Interns plan

Planning interns Evan Aprison (left) and Zach Panoff stand in front of their massive maps, the product of a summer’s worth of work.

Ben Jacobson/Clinton Herald
Herald Staff Writer

The task would not be easy.

Hundreds of miles would need to be traversed. Thousands of buildings, homes and businesses examined. The unforgiving Iowa sun would be waiting, eager to resume its tortuous gaze after a mild spring.

What needed to be done had never been done before in the history of Clinton.

Nerves of steel and veins filled with ice would be requisite for anyone daring enough to attempt such a monumental feat.

Enter the interns.

University of Iowa grad students and city planning interns Zach Panoff and Evan Aprison recently completed what City Planner Mike Reynolds claims has never ever been done before. After scouring every nook and cranny of the Clinton metropolitan area, Panoff and Aprison recently presented a detailed land use map to the Clinton Plan Commission.

The map shows, block by block, exactly how Clinton residents and property owners use their land.

“It’s a good visual guide to what’s happening, and where,” Aprison said.

Armed with maps and pens, the two interns, beginning at opposite ends of town, explored all of Clinton, documenting their findings. The monthlong process produced the land use map, which will be used in conjunction with a brand new zoning map, also produced by the interns, to help update the city’s comprehensive plan.

The two maps are similar, but Panoff said there is an important difference.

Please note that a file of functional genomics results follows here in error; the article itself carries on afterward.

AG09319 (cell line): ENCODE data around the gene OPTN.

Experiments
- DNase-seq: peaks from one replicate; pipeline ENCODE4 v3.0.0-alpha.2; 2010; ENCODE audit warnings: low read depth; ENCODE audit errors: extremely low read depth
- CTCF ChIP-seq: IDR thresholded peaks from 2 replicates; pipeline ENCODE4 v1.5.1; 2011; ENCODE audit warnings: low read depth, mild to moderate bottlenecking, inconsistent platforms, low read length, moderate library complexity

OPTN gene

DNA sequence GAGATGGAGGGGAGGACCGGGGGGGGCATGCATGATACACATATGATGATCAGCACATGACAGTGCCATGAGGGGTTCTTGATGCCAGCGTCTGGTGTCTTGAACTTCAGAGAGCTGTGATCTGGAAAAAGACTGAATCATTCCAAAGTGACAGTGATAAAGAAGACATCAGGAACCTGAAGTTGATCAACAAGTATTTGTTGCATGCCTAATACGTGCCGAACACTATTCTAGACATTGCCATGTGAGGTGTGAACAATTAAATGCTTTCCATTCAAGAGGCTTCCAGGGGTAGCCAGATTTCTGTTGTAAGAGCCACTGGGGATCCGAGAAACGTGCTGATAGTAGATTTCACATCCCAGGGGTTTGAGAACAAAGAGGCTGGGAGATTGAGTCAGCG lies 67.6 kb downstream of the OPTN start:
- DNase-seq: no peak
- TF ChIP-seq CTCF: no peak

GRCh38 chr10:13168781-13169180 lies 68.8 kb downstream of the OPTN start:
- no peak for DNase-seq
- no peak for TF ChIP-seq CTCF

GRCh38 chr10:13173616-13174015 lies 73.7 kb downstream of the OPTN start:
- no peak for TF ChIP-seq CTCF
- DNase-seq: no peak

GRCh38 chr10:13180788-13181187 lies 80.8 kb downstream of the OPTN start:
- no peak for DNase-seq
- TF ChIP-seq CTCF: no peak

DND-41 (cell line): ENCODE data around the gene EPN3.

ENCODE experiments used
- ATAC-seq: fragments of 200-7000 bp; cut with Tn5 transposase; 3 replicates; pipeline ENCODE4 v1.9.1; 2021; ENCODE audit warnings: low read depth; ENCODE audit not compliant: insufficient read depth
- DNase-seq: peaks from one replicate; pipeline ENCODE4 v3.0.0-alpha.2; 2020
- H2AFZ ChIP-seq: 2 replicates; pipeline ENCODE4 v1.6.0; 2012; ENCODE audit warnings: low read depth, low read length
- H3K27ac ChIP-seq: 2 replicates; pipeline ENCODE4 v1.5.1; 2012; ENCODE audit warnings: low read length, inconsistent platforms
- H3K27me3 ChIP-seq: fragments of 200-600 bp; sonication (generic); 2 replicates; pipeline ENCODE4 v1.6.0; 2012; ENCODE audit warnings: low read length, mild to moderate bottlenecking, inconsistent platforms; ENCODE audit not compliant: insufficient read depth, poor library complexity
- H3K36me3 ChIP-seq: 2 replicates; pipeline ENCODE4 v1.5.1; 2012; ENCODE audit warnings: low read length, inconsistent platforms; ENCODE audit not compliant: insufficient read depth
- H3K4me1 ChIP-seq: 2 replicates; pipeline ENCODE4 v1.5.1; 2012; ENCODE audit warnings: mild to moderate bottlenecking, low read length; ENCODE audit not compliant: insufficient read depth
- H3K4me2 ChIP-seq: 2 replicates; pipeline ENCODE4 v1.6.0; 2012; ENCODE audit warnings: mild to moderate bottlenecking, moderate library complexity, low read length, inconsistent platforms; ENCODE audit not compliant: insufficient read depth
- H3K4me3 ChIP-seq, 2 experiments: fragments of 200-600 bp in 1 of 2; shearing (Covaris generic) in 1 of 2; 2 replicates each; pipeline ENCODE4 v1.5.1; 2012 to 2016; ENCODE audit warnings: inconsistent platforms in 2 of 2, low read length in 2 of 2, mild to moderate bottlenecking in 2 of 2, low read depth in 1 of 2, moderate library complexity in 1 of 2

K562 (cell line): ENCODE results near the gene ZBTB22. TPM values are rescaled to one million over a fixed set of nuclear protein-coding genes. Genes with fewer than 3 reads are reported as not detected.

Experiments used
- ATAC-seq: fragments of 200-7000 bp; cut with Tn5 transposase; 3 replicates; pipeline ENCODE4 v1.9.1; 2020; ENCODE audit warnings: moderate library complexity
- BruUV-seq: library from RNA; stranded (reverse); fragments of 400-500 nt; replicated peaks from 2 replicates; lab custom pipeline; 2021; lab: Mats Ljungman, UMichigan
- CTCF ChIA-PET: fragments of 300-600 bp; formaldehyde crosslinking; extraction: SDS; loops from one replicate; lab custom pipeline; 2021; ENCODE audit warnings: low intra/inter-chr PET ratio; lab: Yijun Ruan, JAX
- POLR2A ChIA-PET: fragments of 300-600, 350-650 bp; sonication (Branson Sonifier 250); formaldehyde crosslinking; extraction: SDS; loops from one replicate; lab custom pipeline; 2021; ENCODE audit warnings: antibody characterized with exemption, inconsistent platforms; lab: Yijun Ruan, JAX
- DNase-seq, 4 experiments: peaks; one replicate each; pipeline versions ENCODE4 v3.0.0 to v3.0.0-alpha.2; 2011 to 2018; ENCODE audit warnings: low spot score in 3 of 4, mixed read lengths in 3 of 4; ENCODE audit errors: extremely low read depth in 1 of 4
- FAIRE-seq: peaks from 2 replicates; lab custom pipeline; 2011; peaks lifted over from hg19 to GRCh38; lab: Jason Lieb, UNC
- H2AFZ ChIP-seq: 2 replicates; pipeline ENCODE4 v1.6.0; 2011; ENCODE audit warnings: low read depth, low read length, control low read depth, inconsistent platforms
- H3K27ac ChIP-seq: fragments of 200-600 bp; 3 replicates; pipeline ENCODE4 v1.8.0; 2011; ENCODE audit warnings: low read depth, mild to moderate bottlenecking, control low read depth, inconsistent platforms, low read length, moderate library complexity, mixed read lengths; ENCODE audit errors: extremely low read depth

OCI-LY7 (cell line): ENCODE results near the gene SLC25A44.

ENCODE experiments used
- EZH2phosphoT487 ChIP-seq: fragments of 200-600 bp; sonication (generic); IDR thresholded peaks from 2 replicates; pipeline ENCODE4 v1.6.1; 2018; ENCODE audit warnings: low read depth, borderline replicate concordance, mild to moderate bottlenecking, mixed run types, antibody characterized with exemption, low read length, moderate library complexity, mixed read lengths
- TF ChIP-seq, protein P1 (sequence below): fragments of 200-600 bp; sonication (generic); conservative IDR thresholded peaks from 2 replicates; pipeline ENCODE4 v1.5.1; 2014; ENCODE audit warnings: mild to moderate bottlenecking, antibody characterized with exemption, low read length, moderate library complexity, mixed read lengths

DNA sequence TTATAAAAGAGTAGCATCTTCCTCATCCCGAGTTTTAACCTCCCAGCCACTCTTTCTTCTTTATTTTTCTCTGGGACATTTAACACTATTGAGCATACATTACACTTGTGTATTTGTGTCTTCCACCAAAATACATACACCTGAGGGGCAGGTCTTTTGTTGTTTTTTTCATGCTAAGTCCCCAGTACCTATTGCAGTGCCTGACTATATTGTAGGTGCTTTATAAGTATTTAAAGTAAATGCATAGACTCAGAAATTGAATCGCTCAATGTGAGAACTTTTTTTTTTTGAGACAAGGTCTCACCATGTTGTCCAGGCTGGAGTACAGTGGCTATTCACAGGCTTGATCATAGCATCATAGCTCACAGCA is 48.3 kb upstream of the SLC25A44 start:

Whereas the zoning map provides city officials with a breakdown of the zoning ordinances of each neighborhood “the usage map shows what’s there, whether the zoning map likes it or not,” Panoff said.

Discrepancies were found, but Panoff and Aprison said they were primarily minor residential anomalies. They said that a massive number of single family residences exist in Clinton, often spilling over into areas zoned for multi-family residences.

Detective work was essential for the interns, who say they frequently had to rely on their “best judgment” to determine the purpose for structures. Sometimes, to determine the number of units in a building, Panoff said they had to find energy meters or other indications of division.

Panoff said that in the process of surveying Clinton, a few obstacles popped up.

“A few suspicious citizens, which you can’t blame them for,” he said. “We’re walking around with clipboards in (neighborhoods).”

The heat, which has dogged Iowa throughout July, wasn’t too much of a problem for Panoff and Aprison, as most of their door-to-door work was completed in June.

“Only toward the end of our fieldwork did it start to get warm,” Panoff said. “It really wasn’t that bad.”

Reynolds offered high praise for his interns, whose work he said will be used by city officials for years. He was particularly impressed with the quickness of their work, as Panoff and Aprison completed the project well before he anticipated.

“They amazed a lot of us with their speed in constructing an accurate land use map,” he said. “It produced a workable, everyday planning tool for the city.”

City Plan Commission members also praised the work of Panoff and Aprison, with at least one member calling the large, color-coded maps “beautiful.”

The up-to-date maps will replace older, disjointed maps used by city officials for zoning and planning purposes. The GIS software used to make the maps is also used by the engineering department in the city and can be updated as changes are made.

The interns will graduate in May 2012, and hopefully begin work as city planners.

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